Another Browser Rendering Nitty Gritty

I did a post before on how browser rendering works previously though, but I feel it was not enough.

There are certainly gaps in my head I wanted to fill, and I came across this conference talk which I find really informative. Not the best presentation but it's decent.

Check your self right here:

There are several key points I'd like to make about this video if you prefer not to watch it.

  • When HTML parser reaches <script> tag, it will halt parsing, fetch the script and execute it before continuing to parse.

  • When a <script> tag is found and parsing is halted, the browser will create a new thread in a new process with the browser to search for external images and CSS to fetch in parallel. It probably will also look for another <script> tag to download, but I'm not sure about executing it.

  • On initial render, it needs all the Parse Tree to finished before it proceeds to making a DOM, and it needs all DOM nodes and CSSOM to be completed before being combined into a Render Tree, and so on.

  • JavaScript can interfere with the DOM and CSSOM on initial render.

  • For subsequent rendering, it will set at a regular interval when it will reflow and repaint. Every time we mutate the DOM, it will still be immediately alter the Render Tree, but then it will not immediately proceed to the next stage (layout). Altered nodes in Render Tree will be marked dirty, the batch will traverse the tree and find all dirty trees at a regular interval, so multiple dirty nodes can be reflow and repaint on a single flow.

  • Immediate reflow occur on several actions, such as doing a font size change, resizing the browser, and accessing several properties like node.offsetHeight!

Some Performance Insights
  • Do all reading in one go, writing in one go.

How Browser Rendering Works

I guess it’s pretty important to figure how the browser actually works behind the scene.

We all know how to write HTML, CSS, and JavaScript. But how do browser actually use those languages to actually produce something useful to the user?

I didn’t know the answer profoundly though, but I discover several interesting sources you may want to checkout!

Reflow & Repaint is a useful concept the browser implements whenever changes occur. It is important for you to consider because it affects your web performance.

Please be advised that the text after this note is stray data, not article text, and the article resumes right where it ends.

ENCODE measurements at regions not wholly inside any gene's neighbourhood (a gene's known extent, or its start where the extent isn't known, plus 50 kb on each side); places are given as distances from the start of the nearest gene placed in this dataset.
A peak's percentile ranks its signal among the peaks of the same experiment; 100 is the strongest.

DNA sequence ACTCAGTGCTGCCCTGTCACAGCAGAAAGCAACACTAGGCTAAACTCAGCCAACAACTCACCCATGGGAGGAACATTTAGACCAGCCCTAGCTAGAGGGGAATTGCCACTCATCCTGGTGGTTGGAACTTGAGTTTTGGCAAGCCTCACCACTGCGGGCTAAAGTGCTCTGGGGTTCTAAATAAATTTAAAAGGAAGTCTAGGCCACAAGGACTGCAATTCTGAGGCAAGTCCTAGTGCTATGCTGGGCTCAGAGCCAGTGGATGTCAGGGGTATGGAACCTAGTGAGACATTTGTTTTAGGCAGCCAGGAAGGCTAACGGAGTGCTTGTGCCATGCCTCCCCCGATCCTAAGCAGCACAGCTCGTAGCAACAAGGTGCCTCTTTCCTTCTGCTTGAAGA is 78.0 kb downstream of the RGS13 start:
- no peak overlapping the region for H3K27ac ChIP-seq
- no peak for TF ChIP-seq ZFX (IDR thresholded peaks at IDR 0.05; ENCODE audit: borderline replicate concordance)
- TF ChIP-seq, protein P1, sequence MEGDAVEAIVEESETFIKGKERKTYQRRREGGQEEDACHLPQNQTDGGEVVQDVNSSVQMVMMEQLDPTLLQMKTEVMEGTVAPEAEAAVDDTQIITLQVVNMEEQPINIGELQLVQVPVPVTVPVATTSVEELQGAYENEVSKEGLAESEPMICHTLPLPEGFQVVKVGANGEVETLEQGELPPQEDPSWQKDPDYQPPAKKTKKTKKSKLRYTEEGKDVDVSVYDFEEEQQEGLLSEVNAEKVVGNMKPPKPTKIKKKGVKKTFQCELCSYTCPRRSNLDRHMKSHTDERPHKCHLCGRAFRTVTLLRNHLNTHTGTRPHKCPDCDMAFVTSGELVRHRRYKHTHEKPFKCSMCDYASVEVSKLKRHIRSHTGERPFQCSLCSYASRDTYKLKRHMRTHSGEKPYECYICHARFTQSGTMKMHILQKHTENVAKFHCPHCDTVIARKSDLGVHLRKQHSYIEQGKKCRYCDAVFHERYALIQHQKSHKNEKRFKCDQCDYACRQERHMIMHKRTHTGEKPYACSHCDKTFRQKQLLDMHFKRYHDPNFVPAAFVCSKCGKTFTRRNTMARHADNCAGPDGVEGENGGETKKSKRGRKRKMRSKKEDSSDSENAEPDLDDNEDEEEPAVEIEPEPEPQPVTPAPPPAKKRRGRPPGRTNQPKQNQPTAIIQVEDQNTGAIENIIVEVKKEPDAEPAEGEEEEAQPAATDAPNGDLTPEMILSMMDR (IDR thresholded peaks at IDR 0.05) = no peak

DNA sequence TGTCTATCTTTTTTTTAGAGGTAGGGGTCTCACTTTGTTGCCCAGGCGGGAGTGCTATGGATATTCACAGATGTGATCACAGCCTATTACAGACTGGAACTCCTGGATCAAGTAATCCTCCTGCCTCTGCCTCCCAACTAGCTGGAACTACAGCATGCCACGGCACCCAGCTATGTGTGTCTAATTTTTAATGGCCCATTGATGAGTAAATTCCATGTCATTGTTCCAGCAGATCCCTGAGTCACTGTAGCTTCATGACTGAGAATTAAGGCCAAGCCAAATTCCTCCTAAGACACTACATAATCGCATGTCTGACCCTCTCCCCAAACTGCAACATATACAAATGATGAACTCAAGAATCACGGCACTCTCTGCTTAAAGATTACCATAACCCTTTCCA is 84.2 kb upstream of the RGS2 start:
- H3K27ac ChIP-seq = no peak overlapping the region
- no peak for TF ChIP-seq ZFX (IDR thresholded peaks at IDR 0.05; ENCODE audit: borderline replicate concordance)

This is my conclusion for the preceding articles.

Big Picture:

DOM + CSSOM –> Render Tree –> Layout –> Paint

HTML parsed to a DOM (Document Object Model). I believe it contains information like type of the node and attributes (so it include inline style, and mutable using the

CSS parsed to a CSSOM (CSS Object Model).

Together, DOM and CSSOM blends into Render Tree.

The browser layout each node of the Render Tree, then paints them to the page.

Repaint is a concept where the browser repaints your node to the page.

Reflow is when the browser relayout your node, and then repaints it back, so it’s considered more expensive.

I believe changes occur because we mutate the DOM, not the Render Tree (I mean, changes to the DOM reflects to the Render Tree, but we can not directly change the Render Tree).

What expensive for the browser:

  • Multiple pass

  • Multiple node needed to reflow & repaint during each pass

And by mean pass is the rendering flow.

So multiple pass means multiple rendering flow.

One of the article mention that the browser is smart enough to cache changes before actually do an actual rendering.

So if you update a single node using several statement in JavaScript, the browser will cache the changes first, then when all your statement ends the browser will implement all the changes in a single pass.

Important to note is if you’re reading a DOM node, it will force a reflow, and your cache will directly be implemented.